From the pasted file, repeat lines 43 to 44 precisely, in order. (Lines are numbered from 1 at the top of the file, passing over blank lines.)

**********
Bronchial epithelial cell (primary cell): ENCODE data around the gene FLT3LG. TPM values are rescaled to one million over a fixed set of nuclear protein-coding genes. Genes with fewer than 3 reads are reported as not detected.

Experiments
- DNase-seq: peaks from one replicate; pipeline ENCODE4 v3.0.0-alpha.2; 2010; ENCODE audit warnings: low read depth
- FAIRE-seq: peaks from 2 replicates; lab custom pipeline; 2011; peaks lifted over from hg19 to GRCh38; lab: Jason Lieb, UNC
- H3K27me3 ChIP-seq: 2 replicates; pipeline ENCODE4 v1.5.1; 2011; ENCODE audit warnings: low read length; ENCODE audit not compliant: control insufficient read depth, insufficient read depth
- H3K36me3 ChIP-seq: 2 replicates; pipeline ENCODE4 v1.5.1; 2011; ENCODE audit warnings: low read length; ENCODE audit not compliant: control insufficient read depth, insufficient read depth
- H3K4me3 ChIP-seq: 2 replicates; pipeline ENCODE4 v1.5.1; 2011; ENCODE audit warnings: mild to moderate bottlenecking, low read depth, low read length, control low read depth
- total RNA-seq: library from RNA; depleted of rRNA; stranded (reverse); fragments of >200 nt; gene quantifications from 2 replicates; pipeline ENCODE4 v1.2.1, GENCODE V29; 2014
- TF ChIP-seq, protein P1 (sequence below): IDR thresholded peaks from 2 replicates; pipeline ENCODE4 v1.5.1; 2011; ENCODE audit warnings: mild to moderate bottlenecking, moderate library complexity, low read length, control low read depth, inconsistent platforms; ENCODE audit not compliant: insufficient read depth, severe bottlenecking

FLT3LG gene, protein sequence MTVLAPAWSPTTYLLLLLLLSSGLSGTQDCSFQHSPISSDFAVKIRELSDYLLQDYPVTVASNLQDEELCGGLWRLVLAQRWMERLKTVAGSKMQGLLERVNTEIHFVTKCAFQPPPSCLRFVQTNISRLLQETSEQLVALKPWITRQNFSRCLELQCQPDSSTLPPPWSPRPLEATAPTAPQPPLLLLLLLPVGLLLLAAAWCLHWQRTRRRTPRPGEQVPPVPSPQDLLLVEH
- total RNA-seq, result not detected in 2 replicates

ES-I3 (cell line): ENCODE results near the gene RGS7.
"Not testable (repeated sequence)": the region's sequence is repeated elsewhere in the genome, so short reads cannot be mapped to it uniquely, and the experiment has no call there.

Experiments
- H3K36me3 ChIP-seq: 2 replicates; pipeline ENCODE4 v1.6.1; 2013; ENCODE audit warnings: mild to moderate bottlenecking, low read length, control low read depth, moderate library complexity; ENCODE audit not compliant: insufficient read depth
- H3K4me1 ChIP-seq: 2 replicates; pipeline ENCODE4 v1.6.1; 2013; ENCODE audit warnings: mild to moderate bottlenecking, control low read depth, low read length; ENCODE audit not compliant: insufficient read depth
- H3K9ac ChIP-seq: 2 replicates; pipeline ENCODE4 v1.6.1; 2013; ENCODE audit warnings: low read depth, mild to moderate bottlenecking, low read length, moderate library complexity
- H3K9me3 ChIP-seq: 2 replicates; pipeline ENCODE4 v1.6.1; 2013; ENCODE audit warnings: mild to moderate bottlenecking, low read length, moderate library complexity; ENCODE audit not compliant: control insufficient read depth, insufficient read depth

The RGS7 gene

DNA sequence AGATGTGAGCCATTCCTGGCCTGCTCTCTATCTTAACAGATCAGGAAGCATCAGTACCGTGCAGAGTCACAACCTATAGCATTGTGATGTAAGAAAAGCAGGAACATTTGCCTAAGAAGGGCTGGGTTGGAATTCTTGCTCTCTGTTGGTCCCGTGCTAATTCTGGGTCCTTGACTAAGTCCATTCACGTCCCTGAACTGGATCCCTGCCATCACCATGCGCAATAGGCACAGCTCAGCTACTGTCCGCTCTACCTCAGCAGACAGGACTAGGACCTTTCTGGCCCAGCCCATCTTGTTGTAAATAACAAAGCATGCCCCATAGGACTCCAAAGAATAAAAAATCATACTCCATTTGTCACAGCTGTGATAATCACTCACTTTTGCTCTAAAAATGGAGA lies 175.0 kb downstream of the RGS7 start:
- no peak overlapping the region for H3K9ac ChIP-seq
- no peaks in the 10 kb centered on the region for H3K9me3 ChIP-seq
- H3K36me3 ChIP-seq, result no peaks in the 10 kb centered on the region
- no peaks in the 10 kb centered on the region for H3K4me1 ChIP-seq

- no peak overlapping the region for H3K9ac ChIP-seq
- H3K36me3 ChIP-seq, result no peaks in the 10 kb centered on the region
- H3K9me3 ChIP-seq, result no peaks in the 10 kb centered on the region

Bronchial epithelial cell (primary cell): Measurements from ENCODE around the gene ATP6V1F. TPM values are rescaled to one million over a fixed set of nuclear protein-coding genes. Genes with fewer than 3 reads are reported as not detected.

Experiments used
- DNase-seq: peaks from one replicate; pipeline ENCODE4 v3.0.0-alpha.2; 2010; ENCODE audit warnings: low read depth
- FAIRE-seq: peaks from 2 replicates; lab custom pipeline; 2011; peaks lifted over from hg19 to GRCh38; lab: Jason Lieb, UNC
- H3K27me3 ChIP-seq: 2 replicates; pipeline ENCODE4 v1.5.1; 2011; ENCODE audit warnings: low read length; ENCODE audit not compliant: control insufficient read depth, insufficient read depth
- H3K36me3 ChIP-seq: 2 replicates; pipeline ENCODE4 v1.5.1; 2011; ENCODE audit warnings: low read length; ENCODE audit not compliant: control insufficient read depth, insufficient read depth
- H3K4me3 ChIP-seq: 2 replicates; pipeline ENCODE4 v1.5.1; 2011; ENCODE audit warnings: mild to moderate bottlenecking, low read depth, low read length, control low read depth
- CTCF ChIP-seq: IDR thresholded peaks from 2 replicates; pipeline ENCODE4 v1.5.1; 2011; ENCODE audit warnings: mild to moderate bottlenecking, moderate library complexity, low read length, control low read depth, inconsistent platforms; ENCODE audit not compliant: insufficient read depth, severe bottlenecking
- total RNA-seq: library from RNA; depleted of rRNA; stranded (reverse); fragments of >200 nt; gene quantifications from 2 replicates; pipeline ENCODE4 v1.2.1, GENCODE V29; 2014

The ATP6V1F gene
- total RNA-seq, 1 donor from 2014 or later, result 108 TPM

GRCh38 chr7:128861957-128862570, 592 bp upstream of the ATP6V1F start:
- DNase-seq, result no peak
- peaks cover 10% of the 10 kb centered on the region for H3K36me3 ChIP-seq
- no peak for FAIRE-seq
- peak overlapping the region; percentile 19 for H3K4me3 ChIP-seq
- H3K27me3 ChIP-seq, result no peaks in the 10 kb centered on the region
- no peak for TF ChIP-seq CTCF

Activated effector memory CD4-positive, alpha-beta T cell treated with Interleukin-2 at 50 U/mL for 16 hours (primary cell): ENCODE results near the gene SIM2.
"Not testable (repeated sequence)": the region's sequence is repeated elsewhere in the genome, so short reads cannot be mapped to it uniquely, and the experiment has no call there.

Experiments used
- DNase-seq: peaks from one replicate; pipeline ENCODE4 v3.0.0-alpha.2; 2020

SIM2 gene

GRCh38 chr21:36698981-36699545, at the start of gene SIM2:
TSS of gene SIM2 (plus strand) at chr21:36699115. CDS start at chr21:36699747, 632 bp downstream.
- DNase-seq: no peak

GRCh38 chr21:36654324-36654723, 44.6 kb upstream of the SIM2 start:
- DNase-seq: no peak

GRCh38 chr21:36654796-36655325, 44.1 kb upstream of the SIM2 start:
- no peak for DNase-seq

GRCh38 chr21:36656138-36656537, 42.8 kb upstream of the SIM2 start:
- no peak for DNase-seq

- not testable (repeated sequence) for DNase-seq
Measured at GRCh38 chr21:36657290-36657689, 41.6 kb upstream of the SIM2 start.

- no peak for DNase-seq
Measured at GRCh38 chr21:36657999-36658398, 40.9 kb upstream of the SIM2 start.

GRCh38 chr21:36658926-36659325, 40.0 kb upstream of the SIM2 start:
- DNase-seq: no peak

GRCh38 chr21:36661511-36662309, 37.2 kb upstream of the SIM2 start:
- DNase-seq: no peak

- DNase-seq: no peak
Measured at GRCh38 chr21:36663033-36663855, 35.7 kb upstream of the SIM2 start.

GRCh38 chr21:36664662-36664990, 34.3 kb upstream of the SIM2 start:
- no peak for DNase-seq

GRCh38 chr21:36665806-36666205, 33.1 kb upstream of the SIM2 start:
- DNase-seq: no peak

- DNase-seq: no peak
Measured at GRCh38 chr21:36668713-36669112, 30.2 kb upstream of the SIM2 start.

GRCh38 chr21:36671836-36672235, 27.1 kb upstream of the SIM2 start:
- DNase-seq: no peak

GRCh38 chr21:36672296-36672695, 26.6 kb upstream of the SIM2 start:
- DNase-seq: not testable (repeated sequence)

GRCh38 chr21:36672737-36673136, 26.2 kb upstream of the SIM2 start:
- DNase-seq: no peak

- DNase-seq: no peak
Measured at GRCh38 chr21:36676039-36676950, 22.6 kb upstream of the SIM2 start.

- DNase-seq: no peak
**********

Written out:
- peak overlapping the region; percentile 19 for H3K4me3 ChIP-seq
- H3K27me3 ChIP-seq, result no peaks in the 10 kb centered on the region